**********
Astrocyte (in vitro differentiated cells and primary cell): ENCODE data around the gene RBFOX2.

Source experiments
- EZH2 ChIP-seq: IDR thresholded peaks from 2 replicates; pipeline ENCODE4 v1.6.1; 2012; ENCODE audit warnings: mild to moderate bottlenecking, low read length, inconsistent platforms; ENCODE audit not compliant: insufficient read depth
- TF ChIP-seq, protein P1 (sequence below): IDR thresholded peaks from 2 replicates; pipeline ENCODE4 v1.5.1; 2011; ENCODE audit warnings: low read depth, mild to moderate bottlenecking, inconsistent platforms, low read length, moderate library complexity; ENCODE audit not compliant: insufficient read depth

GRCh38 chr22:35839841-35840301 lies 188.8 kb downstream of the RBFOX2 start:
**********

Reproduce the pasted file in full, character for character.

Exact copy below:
Astrocyte (in vitro differentiated cells and primary cell): ENCODE data around the gene RBFOX2.

Source experiments
- EZH2 ChIP-seq: IDR thresholded peaks from 2 replicates; pipeline ENCODE4 v1.6.1; 2012; ENCODE audit warnings: mild to moderate bottlenecking, low read length, inconsistent platforms; ENCODE audit not compliant: insufficient read depth
- TF ChIP-seq, protein P1 (sequence below): IDR thresholded peaks from 2 replicates; pipeline ENCODE4 v1.5.1; 2011; ENCODE audit warnings: low read depth, mild to moderate bottlenecking, inconsistent platforms, low read length, moderate library complexity; ENCODE audit not compliant: insufficient read depth

GRCh38 chr22:35839841-35840301 lies 188.8 kb downstream of the RBFOX2 start: